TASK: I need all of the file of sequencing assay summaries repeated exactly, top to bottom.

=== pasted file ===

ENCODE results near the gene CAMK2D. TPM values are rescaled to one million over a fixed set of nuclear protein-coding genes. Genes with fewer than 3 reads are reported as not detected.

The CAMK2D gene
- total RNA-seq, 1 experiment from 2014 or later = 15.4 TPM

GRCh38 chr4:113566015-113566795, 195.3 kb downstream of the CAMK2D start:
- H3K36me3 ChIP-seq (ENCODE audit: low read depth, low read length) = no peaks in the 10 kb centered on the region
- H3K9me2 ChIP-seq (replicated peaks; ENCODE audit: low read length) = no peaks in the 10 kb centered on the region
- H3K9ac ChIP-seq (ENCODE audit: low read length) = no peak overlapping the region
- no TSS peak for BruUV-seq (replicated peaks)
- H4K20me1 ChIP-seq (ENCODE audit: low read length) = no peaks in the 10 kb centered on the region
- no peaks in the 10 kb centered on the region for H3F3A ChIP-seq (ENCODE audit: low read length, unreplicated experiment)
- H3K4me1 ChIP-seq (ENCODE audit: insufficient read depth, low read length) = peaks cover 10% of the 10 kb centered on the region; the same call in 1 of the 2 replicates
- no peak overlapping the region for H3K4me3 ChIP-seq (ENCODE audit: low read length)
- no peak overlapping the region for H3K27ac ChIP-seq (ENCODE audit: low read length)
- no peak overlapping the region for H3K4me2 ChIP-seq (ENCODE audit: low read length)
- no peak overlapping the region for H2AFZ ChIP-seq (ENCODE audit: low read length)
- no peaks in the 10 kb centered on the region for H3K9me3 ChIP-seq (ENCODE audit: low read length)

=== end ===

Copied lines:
ENCODE results near the gene CAMK2D. TPM values are rescaled to one million over a fixed set of nuclear protein-coding genes. Genes with fewer than 3 reads are reported as not detected.

The CAMK2D gene
- total RNA-seq, 1 experiment from 2014 or later = 15.4 TPM

GRCh38 chr4:113566015-113566795, 195.3 kb downstream of the CAMK2D start:
- H3K36me3 ChIP-seq (ENCODE audit: low read depth, low read length) = no peaks in the 10 kb centered on the region
- H3K9me2 ChIP-seq (replicated peaks; ENCODE audit: low read length) = no peaks in the 10 kb centered on the region
- H3K9ac ChIP-seq (ENCODE audit: low read length) = no peak overlapping the region
- no TSS peak for BruUV-seq (replicated peaks)
- H4K20me1 ChIP-seq (ENCODE audit: low read length) = no peaks in the 10 kb centered on the region
- no peaks in the 10 kb centered on the region for H3F3A ChIP-seq (ENCODE audit: low read length, unreplicated experiment)
- H3K4me1 ChIP-seq (ENCODE audit: insufficient read depth, low read length) = peaks cover 10% of the 10 kb centered on the region; the same call in 1 of the 2 replicates
- no peak overlapping the region for H3K4me3 ChIP-seq (ENCODE audit: low read length)
- no peak overlapping the region for H3K27ac ChIP-seq (ENCODE audit: low read length)
- no peak overlapping the region for H3K4me2 ChIP-seq (ENCODE audit: low read length)
- no peak overlapping the region for H2AFZ ChIP-seq (ENCODE audit: low read length)
- no peaks in the 10 kb centered on the region for H3K9me3 ChIP-seq (ENCODE audit: low read length)